Poll: Anniversary

The Exponent is 5 years old! Celebrate with us by checking in with our latest poll. For all those regulars that have been reading faithfully, and all those that are just finding us and finding their voices, please share what it is that brought you to the blog, or even the bloggernacle at large. Was it a feminist or liberal awakening? Frustration at not having anyone else to talk to about certain issues? Did The Exponent fill a void for you? How have you grown from reading here and/or reading the publication that was the inspiration for this wonderful space? Share your stories with us. Don’t be afraid, we don’t bite. And all you veterans, come share your journey with those that are just starting out. We all have so much that we can teach and learn from each other in our shared and separate experiences. This is an exciting time to be a Mormon Feminist, or even just to be having a dialogue with those that claim the title. All perspectives are welcome here, respectfully given. Are we not women and sisters? (With a thankful nod to our supportive brothers out there) So come, share your voice as we celebrate 5 years of being a place that intersects faithful longing for change with courageous decisions to forge new and different paths, in or out of the church.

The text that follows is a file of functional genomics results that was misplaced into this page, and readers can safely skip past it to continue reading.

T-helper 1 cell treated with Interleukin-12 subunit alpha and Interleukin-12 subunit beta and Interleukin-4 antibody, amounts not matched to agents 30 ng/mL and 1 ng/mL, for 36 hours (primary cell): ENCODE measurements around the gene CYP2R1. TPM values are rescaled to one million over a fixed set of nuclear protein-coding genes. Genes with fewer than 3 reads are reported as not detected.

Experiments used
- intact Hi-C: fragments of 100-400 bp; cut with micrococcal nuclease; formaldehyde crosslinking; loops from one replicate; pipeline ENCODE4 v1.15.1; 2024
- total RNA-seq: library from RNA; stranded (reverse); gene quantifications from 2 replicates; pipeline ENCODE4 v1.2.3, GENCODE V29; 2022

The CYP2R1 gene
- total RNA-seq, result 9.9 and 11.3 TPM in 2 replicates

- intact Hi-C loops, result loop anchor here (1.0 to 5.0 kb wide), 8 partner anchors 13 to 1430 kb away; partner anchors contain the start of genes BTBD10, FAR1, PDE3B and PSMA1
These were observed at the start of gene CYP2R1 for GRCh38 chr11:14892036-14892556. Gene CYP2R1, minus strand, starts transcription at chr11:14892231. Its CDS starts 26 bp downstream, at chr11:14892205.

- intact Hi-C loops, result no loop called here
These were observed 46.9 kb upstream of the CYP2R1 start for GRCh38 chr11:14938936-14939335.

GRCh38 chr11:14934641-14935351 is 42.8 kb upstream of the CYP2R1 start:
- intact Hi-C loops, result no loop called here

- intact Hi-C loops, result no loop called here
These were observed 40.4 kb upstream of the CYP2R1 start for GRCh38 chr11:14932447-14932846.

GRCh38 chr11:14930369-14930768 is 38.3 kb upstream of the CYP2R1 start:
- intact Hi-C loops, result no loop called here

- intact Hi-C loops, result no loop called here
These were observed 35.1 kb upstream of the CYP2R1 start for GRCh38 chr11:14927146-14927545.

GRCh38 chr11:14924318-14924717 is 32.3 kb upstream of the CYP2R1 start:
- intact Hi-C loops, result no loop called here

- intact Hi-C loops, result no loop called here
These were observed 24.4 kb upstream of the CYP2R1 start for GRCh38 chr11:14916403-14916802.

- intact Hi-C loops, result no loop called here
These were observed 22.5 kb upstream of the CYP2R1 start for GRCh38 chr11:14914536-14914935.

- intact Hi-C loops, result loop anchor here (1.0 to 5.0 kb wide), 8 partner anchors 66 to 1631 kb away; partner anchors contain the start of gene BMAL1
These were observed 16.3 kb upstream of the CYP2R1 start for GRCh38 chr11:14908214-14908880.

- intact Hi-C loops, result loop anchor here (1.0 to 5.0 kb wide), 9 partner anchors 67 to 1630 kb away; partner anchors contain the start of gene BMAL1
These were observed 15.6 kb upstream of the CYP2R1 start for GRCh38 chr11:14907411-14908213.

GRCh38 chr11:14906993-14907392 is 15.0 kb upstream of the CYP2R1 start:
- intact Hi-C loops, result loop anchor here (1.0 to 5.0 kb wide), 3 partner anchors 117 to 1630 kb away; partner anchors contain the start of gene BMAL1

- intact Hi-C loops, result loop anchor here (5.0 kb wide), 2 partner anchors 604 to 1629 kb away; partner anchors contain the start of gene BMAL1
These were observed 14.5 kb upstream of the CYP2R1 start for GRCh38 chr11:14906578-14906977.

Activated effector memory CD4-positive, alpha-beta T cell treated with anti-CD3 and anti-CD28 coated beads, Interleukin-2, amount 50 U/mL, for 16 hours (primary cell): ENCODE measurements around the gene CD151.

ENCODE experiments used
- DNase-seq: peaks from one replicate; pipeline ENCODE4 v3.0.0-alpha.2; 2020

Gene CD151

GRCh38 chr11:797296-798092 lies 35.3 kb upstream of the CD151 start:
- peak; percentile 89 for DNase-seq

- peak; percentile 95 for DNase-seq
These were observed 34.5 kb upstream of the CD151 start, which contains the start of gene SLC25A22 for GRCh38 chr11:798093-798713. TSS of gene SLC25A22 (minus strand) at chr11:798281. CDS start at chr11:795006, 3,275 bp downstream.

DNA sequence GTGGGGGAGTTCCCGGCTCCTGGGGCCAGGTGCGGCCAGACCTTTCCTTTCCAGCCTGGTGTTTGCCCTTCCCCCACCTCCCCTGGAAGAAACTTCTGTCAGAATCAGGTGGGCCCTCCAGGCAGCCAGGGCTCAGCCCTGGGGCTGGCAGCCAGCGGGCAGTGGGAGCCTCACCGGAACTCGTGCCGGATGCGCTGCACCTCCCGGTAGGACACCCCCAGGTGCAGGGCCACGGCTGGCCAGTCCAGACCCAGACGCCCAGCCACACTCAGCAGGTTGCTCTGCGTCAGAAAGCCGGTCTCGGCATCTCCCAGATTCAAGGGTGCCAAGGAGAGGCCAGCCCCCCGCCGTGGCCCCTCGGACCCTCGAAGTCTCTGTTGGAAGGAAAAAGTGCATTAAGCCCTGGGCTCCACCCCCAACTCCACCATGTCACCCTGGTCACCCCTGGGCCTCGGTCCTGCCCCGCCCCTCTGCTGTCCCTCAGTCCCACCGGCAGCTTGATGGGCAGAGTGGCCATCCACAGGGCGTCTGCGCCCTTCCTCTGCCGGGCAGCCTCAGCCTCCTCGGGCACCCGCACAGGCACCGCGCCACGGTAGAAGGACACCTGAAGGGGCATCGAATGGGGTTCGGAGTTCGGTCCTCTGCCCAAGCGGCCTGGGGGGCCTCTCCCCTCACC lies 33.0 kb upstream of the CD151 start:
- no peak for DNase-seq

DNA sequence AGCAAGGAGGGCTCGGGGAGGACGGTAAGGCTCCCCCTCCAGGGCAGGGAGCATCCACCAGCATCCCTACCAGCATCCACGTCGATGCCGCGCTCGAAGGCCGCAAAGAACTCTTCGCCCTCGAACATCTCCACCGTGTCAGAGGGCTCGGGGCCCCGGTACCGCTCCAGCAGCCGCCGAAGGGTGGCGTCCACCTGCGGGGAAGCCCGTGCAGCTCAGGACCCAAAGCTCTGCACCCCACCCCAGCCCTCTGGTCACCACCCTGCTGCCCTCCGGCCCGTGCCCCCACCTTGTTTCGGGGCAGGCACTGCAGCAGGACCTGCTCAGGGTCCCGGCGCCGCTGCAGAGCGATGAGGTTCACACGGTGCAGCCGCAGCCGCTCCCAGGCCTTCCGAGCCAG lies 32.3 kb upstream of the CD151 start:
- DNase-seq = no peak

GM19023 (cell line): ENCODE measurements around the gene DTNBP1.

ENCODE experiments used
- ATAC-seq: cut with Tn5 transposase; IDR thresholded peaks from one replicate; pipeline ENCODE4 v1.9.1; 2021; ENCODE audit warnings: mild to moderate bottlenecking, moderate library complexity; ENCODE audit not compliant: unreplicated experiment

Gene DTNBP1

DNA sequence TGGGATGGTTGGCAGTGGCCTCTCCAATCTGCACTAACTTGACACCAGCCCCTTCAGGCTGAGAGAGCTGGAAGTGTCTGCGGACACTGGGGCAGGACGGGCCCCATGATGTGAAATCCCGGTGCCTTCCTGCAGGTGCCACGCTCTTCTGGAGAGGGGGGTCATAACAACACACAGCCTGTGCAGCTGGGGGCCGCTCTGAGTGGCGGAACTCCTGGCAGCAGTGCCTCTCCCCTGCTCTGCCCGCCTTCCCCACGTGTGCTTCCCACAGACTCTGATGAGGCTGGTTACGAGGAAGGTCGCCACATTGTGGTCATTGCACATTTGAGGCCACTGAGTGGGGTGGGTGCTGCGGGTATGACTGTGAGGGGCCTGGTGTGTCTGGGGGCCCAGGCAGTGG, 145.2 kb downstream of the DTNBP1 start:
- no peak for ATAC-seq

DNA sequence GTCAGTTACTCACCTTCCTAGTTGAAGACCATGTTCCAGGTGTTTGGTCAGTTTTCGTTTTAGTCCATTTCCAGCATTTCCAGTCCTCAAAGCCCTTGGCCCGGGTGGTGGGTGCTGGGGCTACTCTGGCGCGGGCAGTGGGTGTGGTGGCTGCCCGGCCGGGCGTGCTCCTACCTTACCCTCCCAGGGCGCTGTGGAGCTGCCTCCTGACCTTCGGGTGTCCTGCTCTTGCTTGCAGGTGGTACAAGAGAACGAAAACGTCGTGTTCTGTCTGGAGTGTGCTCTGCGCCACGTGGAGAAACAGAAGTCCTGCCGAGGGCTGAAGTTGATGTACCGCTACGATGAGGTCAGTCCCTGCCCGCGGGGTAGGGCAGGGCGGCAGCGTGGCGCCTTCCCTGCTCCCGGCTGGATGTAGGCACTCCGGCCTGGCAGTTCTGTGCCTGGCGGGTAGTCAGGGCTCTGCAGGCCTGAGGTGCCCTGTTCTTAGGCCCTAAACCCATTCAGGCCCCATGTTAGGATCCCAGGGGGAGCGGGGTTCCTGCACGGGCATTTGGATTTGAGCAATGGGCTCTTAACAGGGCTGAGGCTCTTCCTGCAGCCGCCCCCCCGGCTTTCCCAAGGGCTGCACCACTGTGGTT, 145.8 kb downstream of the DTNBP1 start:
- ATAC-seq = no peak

And if you want to explore a longer explanation of your journey as a feminist, consider participating in WAVE’s blog carnival. Details here.

Corktree

Corktree is exploring life and spirituality in new ways and new environments while studying midwifery, reiki, yoga, homeopathy, herbology and evolutionary nutrition. She has 3 daughters and one son, which add up to what now feels like an enormous family of 6.

You may also like...

8 Responses

  1. Conifer says:

    I said I found it as part of my feminist awakening, but really what brought me to the ‘nacle at large was my desire to find other politically liberal Mormons. I had just moved away from my Wymount ward where there were a few of us and I was feeling lonely, especially after a very negative reaction from someone when they found out I was liberal. I had grown accustomed to a little more acceptance than that and it caught me off guard.